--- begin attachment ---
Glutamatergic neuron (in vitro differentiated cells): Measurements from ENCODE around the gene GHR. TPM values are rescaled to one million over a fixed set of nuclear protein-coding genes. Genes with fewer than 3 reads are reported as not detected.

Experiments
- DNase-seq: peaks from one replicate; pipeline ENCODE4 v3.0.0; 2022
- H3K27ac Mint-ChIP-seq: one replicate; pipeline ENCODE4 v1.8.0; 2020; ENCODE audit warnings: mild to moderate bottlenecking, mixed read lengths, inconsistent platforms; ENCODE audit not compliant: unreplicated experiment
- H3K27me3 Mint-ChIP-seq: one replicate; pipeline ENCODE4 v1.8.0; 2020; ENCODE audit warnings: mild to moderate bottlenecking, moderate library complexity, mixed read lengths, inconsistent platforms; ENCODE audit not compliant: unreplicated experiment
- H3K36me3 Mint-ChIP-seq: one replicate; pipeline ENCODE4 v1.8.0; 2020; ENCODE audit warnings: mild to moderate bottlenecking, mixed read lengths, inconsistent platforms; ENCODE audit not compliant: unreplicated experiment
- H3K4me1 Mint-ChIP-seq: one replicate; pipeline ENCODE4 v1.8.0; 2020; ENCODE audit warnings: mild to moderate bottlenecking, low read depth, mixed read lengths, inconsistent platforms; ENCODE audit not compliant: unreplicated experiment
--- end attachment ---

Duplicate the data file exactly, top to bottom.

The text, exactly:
Glutamatergic neuron (in vitro differentiated cells): Measurements from ENCODE around the gene GHR. TPM values are rescaled to one million over a fixed set of nuclear protein-coding genes. Genes with fewer than 3 reads are reported as not detected.

Experiments
- DNase-seq: peaks from one replicate; pipeline ENCODE4 v3.0.0; 2022
- H3K27ac Mint-ChIP-seq: one replicate; pipeline ENCODE4 v1.8.0; 2020; ENCODE audit warnings: mild to moderate bottlenecking, mixed read lengths, inconsistent platforms; ENCODE audit not compliant: unreplicated experiment
- H3K27me3 Mint-ChIP-seq: one replicate; pipeline ENCODE4 v1.8.0; 2020; ENCODE audit warnings: mild to moderate bottlenecking, moderate library complexity, mixed read lengths, inconsistent platforms; ENCODE audit not compliant: unreplicated experiment
- H3K36me3 Mint-ChIP-seq: one replicate; pipeline ENCODE4 v1.8.0; 2020; ENCODE audit warnings: mild to moderate bottlenecking, mixed read lengths, inconsistent platforms; ENCODE audit not compliant: unreplicated experiment
- H3K4me1 Mint-ChIP-seq: one replicate; pipeline ENCODE4 v1.8.0; 2020; ENCODE audit warnings: mild to moderate bottlenecking, low read depth, mixed read lengths, inconsistent platforms; ENCODE audit not compliant: unreplicated experiment